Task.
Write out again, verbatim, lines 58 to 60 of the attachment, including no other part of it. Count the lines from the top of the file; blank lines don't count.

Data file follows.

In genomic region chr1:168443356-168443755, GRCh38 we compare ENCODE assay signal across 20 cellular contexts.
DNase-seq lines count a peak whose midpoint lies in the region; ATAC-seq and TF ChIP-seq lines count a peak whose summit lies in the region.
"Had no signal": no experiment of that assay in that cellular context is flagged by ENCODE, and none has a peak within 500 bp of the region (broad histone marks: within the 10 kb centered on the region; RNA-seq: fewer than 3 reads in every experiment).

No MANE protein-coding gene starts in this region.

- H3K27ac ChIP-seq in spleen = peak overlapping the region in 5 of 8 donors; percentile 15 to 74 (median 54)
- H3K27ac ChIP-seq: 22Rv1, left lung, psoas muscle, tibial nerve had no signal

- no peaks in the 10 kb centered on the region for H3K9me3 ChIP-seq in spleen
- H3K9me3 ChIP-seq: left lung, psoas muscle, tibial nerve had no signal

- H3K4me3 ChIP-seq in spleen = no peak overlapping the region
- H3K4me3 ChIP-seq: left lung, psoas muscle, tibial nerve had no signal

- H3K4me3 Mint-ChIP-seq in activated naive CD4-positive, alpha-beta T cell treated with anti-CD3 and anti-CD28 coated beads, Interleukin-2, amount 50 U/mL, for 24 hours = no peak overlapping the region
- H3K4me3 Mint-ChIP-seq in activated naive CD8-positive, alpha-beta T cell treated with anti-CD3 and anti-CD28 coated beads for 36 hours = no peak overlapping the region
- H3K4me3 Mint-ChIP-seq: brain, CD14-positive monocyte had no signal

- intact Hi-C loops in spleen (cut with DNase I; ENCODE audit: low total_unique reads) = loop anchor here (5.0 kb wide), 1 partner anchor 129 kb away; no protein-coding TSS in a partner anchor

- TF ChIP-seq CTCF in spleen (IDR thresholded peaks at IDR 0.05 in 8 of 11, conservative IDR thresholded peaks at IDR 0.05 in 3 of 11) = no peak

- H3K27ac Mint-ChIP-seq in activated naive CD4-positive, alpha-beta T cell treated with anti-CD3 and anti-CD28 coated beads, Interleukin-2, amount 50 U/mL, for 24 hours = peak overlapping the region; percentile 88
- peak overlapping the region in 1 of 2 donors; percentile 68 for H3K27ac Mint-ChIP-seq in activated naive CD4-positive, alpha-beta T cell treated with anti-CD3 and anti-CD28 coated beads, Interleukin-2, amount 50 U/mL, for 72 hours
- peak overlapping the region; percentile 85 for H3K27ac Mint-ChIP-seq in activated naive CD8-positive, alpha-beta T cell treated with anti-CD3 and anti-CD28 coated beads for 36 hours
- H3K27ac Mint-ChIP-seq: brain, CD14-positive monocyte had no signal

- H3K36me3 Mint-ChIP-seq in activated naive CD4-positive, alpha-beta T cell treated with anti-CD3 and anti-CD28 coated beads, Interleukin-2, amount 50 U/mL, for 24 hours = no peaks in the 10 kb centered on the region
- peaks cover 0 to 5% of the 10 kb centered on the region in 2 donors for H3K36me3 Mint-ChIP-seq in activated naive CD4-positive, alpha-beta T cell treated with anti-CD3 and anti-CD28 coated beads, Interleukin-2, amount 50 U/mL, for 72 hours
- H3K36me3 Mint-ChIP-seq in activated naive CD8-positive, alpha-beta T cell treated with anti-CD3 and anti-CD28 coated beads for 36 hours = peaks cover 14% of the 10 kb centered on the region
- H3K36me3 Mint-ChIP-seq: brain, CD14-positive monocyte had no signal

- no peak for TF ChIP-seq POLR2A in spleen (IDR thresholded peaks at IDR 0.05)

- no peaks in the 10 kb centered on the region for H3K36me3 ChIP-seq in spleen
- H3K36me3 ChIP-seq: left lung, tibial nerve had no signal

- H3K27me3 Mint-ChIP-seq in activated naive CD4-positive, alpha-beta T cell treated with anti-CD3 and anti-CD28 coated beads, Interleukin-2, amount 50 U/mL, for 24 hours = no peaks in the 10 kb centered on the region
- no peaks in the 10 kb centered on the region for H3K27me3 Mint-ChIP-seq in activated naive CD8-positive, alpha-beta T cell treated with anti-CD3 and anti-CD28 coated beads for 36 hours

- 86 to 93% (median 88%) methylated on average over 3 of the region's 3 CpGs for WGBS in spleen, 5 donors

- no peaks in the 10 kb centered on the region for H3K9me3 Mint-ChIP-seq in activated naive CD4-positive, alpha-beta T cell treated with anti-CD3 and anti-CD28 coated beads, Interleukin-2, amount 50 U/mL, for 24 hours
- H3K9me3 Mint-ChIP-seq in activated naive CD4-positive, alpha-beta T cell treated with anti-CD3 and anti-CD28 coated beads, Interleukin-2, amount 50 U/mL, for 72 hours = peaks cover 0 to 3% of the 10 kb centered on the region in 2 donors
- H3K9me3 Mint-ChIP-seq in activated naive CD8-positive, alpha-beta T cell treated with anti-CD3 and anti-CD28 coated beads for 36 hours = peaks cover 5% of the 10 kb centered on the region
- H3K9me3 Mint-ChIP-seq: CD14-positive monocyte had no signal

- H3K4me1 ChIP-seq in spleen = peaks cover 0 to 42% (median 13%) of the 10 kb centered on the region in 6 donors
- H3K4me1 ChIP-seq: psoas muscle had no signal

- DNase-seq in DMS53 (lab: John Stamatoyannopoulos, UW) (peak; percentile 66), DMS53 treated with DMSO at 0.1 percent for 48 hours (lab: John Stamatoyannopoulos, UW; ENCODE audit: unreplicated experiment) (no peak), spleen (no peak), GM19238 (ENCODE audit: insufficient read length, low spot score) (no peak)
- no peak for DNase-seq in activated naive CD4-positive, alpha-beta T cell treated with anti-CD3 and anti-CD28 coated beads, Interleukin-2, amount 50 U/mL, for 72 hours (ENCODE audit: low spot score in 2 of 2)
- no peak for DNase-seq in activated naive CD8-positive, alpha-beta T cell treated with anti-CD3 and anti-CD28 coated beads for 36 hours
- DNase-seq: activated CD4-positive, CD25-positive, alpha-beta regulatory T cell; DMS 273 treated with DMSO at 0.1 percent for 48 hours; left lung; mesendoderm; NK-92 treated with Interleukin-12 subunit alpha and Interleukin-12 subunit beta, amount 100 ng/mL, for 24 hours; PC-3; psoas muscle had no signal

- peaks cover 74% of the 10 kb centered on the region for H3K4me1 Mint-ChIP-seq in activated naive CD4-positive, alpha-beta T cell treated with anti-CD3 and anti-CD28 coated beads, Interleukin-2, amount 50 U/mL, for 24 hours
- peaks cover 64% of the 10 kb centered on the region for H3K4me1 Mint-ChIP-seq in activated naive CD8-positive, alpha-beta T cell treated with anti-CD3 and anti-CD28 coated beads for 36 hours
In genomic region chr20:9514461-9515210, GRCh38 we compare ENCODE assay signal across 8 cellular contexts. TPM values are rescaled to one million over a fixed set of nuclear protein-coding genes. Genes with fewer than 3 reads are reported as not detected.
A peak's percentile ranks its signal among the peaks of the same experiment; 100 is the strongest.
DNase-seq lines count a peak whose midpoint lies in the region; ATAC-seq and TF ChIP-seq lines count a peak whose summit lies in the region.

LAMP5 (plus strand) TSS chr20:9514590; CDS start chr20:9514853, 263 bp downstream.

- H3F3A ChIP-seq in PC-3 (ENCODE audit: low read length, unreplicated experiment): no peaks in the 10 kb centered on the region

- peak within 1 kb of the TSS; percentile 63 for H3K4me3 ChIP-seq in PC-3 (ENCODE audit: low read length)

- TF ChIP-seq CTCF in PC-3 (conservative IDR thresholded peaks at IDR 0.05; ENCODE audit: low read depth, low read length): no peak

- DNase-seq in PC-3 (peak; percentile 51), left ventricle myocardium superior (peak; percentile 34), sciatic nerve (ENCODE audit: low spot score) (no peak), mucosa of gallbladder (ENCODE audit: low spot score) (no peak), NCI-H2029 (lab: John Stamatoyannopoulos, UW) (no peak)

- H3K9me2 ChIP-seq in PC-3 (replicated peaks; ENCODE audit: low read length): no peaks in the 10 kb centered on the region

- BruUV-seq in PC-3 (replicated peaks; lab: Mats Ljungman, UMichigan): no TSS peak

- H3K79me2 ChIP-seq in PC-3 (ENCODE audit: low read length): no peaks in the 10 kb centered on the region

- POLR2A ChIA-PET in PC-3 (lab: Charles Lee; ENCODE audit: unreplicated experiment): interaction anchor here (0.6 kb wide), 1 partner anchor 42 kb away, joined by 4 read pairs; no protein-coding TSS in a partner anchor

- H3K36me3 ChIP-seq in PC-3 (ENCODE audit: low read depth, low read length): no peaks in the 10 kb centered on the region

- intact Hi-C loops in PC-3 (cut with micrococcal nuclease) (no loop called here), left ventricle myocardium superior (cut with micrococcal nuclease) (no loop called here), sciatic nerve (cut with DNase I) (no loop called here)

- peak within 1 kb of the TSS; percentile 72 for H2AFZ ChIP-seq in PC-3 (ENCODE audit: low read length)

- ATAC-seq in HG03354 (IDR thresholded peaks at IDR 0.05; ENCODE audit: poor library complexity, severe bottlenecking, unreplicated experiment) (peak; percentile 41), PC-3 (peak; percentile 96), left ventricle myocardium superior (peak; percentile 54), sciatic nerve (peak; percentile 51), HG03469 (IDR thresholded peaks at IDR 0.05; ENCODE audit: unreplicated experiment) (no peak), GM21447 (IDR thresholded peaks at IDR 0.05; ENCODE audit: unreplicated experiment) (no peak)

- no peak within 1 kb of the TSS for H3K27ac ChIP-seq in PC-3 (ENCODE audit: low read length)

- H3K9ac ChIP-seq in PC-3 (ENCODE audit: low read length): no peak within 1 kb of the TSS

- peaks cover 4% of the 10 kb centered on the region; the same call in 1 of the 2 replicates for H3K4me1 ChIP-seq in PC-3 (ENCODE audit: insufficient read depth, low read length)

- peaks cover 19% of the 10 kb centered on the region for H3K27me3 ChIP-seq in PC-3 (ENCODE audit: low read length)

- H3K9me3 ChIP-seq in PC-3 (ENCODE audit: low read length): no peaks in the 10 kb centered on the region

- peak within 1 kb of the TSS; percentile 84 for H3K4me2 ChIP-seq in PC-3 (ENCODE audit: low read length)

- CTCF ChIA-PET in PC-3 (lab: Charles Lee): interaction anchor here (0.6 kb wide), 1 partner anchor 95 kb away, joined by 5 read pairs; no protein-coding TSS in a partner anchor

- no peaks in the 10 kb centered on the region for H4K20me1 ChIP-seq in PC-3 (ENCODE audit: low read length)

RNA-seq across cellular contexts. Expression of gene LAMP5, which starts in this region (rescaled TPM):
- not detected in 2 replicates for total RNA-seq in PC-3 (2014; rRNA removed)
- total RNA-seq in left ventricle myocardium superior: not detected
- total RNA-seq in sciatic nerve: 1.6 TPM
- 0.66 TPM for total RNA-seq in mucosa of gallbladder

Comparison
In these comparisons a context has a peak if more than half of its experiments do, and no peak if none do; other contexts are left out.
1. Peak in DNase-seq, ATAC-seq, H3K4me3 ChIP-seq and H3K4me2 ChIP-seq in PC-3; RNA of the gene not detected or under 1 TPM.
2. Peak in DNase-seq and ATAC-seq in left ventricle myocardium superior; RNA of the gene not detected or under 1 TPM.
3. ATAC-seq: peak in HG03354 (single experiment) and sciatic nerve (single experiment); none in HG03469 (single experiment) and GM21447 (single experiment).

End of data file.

- no peak within 1 kb of the TSS for H3K27ac ChIP-seq in PC-3 (ENCODE audit: low read length)

- H3K9ac ChIP-seq in PC-3 (ENCODE audit: low read length): no peak within 1 kb of the TSS

- peaks cover 4% of the 10 kb centered on the region; the same call in 1 of the 2 replicates for H3K4me1 ChIP-seq in PC-3 (ENCODE audit: insufficient read depth, low read length)